What is a Switchback Trail?
What you need to know about switchbacks while hiking
If you are new to hiking, sooner or later, you may come across a switchback while hiking on a trail. You may curse the switchback and wish it was never there. Switchbacks usually mean one thing; you are either hiking a steep incline or decline on a mountain or hill.
What is switchback?
A switchback or switchback trail is a term used to describe a path that zig-zags back and forth up a hill, mountain, or steep incline. A switchback is pretty much like how it sounds. It’s a trail that starts in one direction, then all of a sudden switches back to head the other direction. It can be described as a trail that looks like a snake climbing up a path.
You may be annoyed when you encounter a trail switchback because you might feel capable of hiking straight up the mountain without using the switchback. However, the switchbacks are designed for a reason.
Why do switchbacks exist?
Switchbacks help conserve your energy
They are designed to help everyone. Yes, some of you may be able to climb straight up the mountain without any problem. However, not everyone can. Switchbacks are designed to help you conserve your energy while you are hiking. Yes, you are adding extra footsteps to your hike, but switchback hiking will help you save energy and help minimize the impact on your knees. Especially if you are hiking with a heavy backpack. This is important when you are hiking long distances or if you are not in great hiking condition.
Switchbacks help prevent erosion
One reason many of us like hiking is because it brings us closer to nature. And for us to enjoy and share nature with each other, we need to make sure that we do our part in protecting the outdoors for others to enjoy. Soil erosion occurs when surface runoff is not controlled. The zig-zag pattern acts to protect the hill and trail from excessive erosion.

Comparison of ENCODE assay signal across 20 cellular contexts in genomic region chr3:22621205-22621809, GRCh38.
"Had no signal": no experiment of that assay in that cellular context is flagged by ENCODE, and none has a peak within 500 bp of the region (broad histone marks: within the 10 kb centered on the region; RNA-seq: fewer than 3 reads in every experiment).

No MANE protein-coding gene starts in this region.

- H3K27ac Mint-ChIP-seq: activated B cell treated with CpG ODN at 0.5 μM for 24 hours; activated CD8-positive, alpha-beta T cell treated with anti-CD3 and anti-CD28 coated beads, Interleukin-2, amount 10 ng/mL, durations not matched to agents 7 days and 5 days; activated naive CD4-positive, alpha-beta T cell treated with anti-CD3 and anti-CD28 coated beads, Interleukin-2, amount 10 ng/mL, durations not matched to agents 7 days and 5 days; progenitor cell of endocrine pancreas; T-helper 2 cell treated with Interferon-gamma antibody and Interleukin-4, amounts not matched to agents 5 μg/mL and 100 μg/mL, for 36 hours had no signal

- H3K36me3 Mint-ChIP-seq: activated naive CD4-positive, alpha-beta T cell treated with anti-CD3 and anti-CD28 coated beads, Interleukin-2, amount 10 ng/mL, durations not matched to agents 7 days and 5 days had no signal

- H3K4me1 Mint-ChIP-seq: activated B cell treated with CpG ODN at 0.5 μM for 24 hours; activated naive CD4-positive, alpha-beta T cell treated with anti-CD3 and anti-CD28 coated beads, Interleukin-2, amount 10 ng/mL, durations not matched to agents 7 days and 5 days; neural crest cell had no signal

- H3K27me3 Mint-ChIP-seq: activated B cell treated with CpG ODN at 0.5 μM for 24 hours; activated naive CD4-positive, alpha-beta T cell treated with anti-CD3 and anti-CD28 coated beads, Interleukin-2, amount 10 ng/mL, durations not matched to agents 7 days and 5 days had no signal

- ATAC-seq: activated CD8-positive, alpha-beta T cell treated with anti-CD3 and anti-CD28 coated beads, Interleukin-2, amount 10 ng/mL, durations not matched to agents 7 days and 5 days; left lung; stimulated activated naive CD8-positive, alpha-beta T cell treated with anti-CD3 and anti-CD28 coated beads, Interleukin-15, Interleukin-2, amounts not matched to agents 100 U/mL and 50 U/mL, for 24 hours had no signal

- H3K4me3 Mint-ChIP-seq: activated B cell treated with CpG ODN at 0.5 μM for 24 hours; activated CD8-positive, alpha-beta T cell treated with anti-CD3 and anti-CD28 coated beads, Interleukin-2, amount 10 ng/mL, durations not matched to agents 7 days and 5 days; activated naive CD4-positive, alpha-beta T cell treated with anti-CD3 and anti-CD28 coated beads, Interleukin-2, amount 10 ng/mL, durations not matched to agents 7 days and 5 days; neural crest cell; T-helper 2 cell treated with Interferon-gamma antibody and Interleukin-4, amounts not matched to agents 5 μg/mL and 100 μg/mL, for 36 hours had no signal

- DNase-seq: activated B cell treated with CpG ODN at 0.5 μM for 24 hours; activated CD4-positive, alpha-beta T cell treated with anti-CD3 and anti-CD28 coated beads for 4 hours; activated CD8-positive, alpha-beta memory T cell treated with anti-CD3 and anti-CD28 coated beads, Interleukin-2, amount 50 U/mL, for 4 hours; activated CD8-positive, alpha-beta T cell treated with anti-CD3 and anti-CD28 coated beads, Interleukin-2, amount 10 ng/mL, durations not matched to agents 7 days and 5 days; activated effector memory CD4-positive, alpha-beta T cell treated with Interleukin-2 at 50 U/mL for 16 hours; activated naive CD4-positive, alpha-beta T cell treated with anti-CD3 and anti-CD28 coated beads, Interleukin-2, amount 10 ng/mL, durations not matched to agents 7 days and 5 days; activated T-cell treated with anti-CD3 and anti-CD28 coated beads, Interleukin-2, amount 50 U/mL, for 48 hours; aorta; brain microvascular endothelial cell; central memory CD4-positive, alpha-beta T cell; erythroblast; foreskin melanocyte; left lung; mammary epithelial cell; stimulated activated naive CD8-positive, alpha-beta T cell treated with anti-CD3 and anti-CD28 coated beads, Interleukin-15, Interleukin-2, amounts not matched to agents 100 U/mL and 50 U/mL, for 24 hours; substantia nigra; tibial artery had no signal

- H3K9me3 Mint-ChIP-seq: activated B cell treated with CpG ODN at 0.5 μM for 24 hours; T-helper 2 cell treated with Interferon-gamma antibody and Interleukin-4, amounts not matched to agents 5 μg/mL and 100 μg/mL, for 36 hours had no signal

Erosion is bad because it would ruin the trail by turning it into a ravine. Water moves faster down steep trails and carries away the topsoil and vegetation with it. The vegetation is significant because the roots hold the topsoil together. Plants also disperse water runoff and protect the environment from strong winds. Without the topsoil, plants will not be able to live there, thus holding the soil together. Without the topsoil, plants cannot grow there. It becomes a snowball affect when erosion starts taking place.
Other consequences of soil erosion:
- Soil erosion reduces the longevity of the trail
- Trails have to be fixed when soil erosion occurs. This adds maintenance cost that could have been avoided
- Decreases the quality of the animal and plant habitat
- Possibly affect the safety of hikers by creating additional unnecessary risks like newly exposed tree roots or rocks
Don’t cut the trail, especially do not cut the switchbacks. Switchbacks are designed for a purpose, and that purpose is to help protect the path and the environment. Stay safe and keep switchbacking.